To get that awesome layer of foam, you'll want to keep the tip of the wand close to the surface of the milk. You should be careful, though, as steaming close to the surface will make the milk increase in volume. Also, remember that you'll need some more milk to put in the drink.
PRO TIP: If you don't own a milk frother, you can use a whisk instead. The results aren't going to be as good, but it'll work.
4. Pour the Milk
When you have your espresso made and your milk steamed, it's time to mix the two together. The proper pouring technique for the milk is to hold the pitcher around 3 inches above the cappuccino cup and pour in a circular motion.
The last step is to add the milk froth. You add it last, which gives your cappuccino the fluffy foam.
You're probably asking yourself if cappuccino is different from other coffee-based milk drinks, and the answer is yes, it is. There are a few drinks similar to cappuccino: latte, macchiato, mocha, to name a few. Let's see how they are different.
A latte is probably the hot drink that's most similar to a cappuccino. While they both start with the espresso machine, and you need hot milk to make them, a latte is made with 1 part espresso and 2 parts foamed milk. As we already mentioned, a cappuccino also has a 1:2 coffee-to-milk ratio, but the milk is 1 part foamed, and 1 part steamed.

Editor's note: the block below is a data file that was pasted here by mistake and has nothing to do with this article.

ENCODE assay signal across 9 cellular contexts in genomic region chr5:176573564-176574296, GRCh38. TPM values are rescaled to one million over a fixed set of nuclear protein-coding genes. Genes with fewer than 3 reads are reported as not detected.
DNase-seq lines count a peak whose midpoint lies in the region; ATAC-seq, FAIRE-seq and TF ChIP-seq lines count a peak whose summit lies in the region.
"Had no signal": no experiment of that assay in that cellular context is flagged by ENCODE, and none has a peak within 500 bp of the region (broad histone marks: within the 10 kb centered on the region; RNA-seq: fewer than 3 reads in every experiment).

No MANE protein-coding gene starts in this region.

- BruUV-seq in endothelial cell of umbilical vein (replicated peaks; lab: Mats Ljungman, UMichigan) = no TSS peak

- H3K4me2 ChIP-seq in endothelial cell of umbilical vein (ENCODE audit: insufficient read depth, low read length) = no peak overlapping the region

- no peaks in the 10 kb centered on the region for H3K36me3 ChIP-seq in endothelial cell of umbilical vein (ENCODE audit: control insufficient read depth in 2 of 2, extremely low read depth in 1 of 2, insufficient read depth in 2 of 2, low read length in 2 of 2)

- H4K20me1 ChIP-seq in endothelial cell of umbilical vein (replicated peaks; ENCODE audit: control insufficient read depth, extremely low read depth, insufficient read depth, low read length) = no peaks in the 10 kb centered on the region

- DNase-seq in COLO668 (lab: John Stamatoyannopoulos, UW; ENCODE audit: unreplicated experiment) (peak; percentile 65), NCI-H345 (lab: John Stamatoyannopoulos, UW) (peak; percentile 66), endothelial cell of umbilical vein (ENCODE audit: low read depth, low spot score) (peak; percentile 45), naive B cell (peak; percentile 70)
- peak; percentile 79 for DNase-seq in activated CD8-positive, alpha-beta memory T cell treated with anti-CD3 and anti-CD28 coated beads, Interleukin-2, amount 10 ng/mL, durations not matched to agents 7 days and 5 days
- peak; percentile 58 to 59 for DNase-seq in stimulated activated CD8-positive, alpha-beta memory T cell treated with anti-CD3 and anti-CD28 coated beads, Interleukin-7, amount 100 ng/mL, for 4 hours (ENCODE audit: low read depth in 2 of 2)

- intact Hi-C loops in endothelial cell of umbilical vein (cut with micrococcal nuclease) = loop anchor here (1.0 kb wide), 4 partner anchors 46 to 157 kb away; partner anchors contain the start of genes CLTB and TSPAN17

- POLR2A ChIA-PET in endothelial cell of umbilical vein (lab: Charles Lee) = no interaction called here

A macchiato is the more intense cousin of the latte and the cappuccino. Just like the two previously mentioned, here you'll want to start with a shot of espresso but only add a little bit of milk to it. This is why a macchiato will have a more intense flavor than a latte or a cappuccino.
Mocha coffee is yet another espresso-based hot beverage. The fact that it’s made by adding chocolate to the espresso and milk is why it’s so many sugar lovers’ favorite drink. This gives it a very sweet flavor and basically makes it a calorie bomb, so if you're on a diet, you have to be careful.
Frequently asked questions
Is Cappuccino Bad for You?
As with most foods and drinks we consume, it depends. If you have one or two cups of cappuccino per day, it's probably not bad for you, and you may actually experience some health benefits. As cappuccino is based on espresso, you can expect to have the same caffeine effects as with the former. These may include a better reaction time and memory.
If you're regularly having more than just a few cups of cappuccino per day, you may feel some negative effects. Among these are anxiety, an elevated heart rate, and blood pressure. Generally speaking, how much coffee is too much depends on your body.
Can You Make Cappuccino with Moka Coffee?
Yes, you can. As for cappuccino, you need a strong shot of coffee, you can use a Moka pot to make it. You have to make sure that it's a quality Moka pot, though.
In conclusion, a cappuccino is one of the most widely spread coffee-based drinks in the world, and for a good reason. It's not only delicious but packs quite the punch as it's based on espresso. Just like when making regular espresso, though, you'll want to make sure that the coffee grounds are well tamped in your portafilter. The best way to do that is to invest in a high-quality pressure-calibrated tamper.